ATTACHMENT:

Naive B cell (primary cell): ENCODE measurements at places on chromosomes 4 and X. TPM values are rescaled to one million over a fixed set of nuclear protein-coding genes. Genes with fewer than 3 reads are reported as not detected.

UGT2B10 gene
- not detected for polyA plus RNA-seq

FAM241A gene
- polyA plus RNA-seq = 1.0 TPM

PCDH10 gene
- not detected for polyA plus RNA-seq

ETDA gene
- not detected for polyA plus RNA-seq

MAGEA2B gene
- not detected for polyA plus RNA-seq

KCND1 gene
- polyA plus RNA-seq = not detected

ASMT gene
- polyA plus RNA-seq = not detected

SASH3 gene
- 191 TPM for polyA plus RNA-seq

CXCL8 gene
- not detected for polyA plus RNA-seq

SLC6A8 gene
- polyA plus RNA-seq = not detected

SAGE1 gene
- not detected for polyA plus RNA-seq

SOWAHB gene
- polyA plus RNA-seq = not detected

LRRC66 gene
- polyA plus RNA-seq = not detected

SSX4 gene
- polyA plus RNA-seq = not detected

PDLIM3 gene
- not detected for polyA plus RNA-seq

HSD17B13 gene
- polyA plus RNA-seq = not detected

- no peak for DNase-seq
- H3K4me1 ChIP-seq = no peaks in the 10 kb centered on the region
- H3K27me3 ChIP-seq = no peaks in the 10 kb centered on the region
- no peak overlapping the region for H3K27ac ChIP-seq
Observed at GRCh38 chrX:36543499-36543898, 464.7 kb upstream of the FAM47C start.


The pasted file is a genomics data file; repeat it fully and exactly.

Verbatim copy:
Naive B cell (primary cell): ENCODE measurements at places on chromosomes 4 and X. TPM values are rescaled to one million over a fixed set of nuclear protein-coding genes. Genes with fewer than 3 reads are reported as not detected.

UGT2B10 gene
- not detected for polyA plus RNA-seq

FAM241A gene
- polyA plus RNA-seq = 1.0 TPM

PCDH10 gene
- not detected for polyA plus RNA-seq

ETDA gene
- not detected for polyA plus RNA-seq

MAGEA2B gene
- not detected for polyA plus RNA-seq

KCND1 gene
- polyA plus RNA-seq = not detected

ASMT gene
- polyA plus RNA-seq = not detected

SASH3 gene
- 191 TPM for polyA plus RNA-seq

CXCL8 gene
- not detected for polyA plus RNA-seq

SLC6A8 gene
- polyA plus RNA-seq = not detected

SAGE1 gene
- not detected for polyA plus RNA-seq

SOWAHB gene
- polyA plus RNA-seq = not detected

LRRC66 gene
- polyA plus RNA-seq = not detected

SSX4 gene
- polyA plus RNA-seq = not detected

PDLIM3 gene
- not detected for polyA plus RNA-seq

HSD17B13 gene
- polyA plus RNA-seq = not detected

- no peak for DNase-seq
- H3K4me1 ChIP-seq = no peaks in the 10 kb centered on the region
- H3K27me3 ChIP-seq = no peaks in the 10 kb centered on the region
- no peak overlapping the region for H3K27ac ChIP-seq
Observed at GRCh38 chrX:36543499-36543898, 464.7 kb upstream of the FAM47C start.